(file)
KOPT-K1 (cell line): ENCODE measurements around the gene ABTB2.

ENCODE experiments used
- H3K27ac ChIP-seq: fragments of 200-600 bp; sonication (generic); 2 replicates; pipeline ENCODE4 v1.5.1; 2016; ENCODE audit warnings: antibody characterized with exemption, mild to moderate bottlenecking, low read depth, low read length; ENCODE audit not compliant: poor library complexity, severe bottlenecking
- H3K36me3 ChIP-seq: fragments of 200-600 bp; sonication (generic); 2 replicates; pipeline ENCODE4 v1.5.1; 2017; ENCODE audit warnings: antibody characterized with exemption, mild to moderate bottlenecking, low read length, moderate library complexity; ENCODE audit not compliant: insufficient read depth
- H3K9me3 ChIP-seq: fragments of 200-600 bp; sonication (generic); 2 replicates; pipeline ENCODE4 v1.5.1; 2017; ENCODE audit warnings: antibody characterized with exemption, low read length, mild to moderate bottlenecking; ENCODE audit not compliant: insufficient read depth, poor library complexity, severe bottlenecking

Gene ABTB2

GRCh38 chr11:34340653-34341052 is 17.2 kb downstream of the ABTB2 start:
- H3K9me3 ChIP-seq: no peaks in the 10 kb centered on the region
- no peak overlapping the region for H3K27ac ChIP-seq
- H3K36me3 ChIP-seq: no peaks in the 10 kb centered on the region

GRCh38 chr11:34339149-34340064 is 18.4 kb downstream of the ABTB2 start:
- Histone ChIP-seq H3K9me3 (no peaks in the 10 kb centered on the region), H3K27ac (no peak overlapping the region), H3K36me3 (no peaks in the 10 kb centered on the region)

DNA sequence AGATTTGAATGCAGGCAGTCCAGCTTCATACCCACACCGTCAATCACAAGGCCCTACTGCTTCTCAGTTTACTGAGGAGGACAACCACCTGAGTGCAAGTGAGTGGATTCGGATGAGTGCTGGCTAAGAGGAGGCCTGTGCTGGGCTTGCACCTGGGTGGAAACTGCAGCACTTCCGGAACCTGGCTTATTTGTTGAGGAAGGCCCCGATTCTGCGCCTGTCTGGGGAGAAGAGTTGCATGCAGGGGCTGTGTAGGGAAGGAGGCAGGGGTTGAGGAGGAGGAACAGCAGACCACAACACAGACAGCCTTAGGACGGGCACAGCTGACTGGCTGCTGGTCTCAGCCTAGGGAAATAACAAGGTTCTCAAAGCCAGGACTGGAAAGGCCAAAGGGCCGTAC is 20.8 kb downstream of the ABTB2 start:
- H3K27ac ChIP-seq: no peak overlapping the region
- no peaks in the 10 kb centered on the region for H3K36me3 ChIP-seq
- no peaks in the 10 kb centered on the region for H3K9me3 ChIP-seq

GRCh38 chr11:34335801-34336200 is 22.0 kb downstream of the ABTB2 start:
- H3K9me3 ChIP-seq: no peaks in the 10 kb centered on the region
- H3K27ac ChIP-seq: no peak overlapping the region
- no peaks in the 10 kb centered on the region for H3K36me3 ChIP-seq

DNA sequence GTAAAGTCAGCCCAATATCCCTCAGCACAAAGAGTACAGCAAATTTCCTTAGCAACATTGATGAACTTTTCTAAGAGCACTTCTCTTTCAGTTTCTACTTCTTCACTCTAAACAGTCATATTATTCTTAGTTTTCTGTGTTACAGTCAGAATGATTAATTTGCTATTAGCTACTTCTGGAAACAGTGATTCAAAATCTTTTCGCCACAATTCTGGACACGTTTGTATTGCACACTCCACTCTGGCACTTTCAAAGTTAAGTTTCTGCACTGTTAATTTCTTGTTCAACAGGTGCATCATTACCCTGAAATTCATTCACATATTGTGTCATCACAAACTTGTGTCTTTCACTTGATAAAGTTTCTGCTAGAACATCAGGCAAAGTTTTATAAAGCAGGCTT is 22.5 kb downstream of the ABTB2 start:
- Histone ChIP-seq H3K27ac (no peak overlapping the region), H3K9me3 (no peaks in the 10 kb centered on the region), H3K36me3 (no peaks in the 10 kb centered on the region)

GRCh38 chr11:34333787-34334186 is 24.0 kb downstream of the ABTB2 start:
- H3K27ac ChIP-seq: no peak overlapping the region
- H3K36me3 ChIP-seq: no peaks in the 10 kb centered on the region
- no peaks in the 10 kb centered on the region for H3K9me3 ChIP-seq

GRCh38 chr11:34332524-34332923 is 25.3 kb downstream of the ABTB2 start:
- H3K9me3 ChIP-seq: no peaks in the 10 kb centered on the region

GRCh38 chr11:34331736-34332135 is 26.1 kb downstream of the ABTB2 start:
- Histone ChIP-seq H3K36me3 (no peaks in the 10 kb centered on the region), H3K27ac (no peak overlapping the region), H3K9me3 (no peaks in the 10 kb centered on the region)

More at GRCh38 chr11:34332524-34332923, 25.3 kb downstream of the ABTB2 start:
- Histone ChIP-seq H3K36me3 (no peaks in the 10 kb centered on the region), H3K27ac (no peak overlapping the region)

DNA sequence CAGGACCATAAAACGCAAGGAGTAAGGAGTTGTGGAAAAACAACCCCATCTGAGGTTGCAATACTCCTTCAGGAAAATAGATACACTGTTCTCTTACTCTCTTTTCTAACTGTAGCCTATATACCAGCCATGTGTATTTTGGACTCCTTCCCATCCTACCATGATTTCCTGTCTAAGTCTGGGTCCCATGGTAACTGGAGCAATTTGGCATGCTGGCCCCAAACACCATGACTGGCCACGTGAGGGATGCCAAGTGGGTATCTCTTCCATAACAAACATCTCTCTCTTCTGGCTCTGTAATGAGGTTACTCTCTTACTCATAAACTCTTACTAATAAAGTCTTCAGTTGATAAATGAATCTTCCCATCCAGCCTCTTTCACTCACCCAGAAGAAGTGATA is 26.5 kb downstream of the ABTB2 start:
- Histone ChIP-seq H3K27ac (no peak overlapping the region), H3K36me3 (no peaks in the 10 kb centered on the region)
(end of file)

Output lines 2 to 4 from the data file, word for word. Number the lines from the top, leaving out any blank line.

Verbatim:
ENCODE experiments used
- H3K27ac ChIP-seq: fragments of 200-600 bp; sonication (generic); 2 replicates; pipeline ENCODE4 v1.5.1; 2016; ENCODE audit warnings: antibody characterized with exemption, mild to moderate bottlenecking, low read depth, low read length; ENCODE audit not compliant: poor library complexity, severe bottlenecking
- H3K36me3 ChIP-seq: fragments of 200-600 bp; sonication (generic); 2 replicates; pipeline ENCODE4 v1.5.1; 2017; ENCODE audit warnings: antibody characterized with exemption, mild to moderate bottlenecking, low read length, moderate library complexity; ENCODE audit not compliant: insufficient read depth